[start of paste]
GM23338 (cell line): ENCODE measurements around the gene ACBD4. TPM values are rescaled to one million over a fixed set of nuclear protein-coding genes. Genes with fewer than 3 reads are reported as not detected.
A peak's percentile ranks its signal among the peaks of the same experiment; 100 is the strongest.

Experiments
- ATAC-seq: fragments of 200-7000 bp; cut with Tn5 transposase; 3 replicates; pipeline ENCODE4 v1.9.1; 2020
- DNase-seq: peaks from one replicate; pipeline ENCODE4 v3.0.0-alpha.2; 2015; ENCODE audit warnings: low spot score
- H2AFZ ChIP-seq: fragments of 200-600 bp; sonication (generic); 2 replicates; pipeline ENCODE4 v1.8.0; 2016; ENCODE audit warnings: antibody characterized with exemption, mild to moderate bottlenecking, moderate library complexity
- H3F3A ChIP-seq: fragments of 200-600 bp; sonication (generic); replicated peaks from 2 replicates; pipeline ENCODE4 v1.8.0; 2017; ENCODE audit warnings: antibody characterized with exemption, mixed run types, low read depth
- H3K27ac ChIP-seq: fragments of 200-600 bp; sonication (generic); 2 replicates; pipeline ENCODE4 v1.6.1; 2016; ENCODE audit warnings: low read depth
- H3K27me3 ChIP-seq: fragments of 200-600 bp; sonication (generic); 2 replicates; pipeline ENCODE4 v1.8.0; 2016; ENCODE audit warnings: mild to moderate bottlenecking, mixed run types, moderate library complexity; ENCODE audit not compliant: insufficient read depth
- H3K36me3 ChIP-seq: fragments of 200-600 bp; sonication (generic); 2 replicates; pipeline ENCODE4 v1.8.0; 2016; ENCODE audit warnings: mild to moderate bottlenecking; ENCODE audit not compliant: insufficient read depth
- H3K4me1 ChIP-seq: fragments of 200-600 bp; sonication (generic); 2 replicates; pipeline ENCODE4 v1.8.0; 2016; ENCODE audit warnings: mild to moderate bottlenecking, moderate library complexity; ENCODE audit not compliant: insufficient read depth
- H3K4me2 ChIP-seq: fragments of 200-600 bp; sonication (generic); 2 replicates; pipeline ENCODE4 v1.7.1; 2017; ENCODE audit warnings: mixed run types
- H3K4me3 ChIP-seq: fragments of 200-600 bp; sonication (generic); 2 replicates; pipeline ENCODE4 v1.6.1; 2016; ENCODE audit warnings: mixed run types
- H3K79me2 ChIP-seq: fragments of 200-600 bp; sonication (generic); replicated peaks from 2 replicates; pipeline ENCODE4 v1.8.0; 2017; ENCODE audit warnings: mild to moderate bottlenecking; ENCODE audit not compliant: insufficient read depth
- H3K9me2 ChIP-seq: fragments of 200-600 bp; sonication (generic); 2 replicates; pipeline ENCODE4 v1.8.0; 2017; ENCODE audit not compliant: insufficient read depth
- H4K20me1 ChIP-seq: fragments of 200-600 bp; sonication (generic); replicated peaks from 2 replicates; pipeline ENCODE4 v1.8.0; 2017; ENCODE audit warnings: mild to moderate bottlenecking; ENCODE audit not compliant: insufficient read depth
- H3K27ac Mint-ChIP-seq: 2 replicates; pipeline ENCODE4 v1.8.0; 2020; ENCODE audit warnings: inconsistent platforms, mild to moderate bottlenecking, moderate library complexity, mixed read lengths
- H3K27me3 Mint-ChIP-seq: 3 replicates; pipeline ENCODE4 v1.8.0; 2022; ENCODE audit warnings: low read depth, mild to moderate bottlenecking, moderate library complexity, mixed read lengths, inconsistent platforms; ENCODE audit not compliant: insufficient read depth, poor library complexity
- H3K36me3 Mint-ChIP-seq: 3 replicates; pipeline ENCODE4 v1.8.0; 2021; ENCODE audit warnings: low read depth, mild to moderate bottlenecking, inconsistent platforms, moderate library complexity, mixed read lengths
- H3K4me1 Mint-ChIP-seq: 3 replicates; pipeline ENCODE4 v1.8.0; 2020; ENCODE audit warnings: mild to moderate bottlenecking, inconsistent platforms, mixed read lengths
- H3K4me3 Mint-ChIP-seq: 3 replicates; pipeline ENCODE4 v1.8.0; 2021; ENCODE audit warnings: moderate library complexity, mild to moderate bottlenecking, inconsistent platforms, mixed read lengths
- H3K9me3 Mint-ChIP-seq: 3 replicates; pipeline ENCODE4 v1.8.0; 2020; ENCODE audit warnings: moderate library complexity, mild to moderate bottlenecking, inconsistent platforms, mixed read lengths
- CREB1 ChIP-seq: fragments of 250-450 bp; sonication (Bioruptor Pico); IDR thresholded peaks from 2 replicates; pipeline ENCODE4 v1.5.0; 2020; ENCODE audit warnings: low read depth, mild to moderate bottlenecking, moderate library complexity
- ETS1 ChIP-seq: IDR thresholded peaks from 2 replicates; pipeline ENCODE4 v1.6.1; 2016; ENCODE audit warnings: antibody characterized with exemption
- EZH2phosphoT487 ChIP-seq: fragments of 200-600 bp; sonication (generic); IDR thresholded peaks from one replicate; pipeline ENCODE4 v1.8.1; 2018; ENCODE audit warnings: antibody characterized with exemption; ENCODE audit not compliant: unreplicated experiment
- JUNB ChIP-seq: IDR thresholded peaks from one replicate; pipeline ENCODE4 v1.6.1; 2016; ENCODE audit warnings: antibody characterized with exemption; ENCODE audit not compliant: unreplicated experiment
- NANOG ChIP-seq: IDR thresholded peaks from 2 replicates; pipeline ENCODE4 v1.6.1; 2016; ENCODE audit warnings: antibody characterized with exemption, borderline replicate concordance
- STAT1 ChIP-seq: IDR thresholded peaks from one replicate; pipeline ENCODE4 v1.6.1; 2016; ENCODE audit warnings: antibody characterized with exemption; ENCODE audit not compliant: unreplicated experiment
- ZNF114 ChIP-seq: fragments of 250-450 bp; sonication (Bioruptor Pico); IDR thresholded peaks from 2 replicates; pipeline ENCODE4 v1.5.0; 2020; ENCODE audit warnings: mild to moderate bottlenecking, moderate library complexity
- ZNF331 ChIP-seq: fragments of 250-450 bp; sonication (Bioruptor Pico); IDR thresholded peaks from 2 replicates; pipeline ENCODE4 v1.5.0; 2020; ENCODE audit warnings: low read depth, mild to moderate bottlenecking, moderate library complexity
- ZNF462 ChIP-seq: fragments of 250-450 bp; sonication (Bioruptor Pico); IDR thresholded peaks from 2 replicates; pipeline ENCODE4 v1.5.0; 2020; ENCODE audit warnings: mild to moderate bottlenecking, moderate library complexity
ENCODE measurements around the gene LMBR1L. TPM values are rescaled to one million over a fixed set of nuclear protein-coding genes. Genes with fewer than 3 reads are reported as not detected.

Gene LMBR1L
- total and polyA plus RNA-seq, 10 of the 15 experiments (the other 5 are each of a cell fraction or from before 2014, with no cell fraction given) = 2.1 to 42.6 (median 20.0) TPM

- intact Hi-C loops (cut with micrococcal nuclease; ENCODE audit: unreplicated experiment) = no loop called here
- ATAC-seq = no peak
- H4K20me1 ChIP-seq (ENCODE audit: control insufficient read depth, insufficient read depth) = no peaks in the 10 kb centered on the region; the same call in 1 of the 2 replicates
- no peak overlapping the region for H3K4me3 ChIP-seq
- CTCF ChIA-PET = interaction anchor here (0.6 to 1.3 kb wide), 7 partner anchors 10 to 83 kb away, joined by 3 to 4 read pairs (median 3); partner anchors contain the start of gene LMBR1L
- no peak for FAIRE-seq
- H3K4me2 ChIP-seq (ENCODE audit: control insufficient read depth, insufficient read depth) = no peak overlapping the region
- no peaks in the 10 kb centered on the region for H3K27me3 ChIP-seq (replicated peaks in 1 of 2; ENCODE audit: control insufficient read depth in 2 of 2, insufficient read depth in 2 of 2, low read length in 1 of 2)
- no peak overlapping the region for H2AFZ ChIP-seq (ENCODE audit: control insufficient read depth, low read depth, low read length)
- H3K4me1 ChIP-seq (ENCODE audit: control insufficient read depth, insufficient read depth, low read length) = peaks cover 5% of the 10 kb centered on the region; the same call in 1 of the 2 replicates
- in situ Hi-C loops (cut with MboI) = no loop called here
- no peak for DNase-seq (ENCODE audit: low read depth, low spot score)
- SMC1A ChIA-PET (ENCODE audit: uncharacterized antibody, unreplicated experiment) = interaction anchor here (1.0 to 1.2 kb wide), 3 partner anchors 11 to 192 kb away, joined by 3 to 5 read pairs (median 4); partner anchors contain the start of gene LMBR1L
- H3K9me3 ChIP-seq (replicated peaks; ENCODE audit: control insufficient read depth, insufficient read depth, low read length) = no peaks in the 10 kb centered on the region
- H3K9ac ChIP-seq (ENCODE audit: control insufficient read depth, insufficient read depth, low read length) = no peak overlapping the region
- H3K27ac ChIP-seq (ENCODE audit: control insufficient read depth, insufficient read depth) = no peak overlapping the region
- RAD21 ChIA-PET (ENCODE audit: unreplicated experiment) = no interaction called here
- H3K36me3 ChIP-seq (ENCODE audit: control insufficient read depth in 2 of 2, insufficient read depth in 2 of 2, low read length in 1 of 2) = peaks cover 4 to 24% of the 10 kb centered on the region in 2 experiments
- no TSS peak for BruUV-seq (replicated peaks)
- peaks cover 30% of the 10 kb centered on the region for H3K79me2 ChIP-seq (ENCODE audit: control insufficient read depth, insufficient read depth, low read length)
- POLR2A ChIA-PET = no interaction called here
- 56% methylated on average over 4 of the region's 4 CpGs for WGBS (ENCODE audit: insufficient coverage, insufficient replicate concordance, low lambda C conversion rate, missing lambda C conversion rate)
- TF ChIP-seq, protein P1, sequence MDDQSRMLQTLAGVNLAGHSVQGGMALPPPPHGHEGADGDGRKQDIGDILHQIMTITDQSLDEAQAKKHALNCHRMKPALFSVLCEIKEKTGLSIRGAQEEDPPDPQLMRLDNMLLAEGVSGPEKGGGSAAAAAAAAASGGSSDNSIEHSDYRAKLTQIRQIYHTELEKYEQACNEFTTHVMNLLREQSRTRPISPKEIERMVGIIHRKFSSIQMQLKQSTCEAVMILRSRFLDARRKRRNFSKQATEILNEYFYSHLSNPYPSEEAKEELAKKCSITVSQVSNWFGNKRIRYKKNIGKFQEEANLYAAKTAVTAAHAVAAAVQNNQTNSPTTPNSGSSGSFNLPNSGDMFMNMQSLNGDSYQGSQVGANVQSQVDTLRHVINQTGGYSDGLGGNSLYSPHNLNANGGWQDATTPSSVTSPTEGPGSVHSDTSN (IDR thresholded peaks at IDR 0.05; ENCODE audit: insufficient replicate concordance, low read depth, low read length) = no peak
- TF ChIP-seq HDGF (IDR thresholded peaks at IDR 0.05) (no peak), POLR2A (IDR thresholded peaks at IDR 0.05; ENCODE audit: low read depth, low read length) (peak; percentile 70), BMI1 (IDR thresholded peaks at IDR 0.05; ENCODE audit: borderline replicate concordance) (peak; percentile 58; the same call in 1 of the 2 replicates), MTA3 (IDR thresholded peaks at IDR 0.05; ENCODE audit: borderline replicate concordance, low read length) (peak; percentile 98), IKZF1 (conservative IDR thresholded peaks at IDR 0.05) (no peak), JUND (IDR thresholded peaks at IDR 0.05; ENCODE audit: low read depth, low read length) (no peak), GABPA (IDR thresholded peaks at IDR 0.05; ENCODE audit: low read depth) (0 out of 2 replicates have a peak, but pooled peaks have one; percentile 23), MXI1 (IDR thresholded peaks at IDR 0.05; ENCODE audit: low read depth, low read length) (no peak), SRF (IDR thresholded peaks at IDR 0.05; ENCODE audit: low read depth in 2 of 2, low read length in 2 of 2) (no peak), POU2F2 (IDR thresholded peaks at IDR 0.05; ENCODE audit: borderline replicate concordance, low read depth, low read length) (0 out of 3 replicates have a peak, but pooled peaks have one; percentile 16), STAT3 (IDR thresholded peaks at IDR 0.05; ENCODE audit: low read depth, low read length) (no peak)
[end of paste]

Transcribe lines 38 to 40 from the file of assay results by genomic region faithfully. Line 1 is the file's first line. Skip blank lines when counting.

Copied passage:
- no peak overlapping the region for H3K4me3 ChIP-seq
- CTCF ChIA-PET = interaction anchor here (0.6 to 1.3 kb wide), 7 partner anchors 10 to 83 kb away, joined by 3 to 4 read pairs (median 3); partner anchors contain the start of gene LMBR1L
- no peak for FAIRE-seq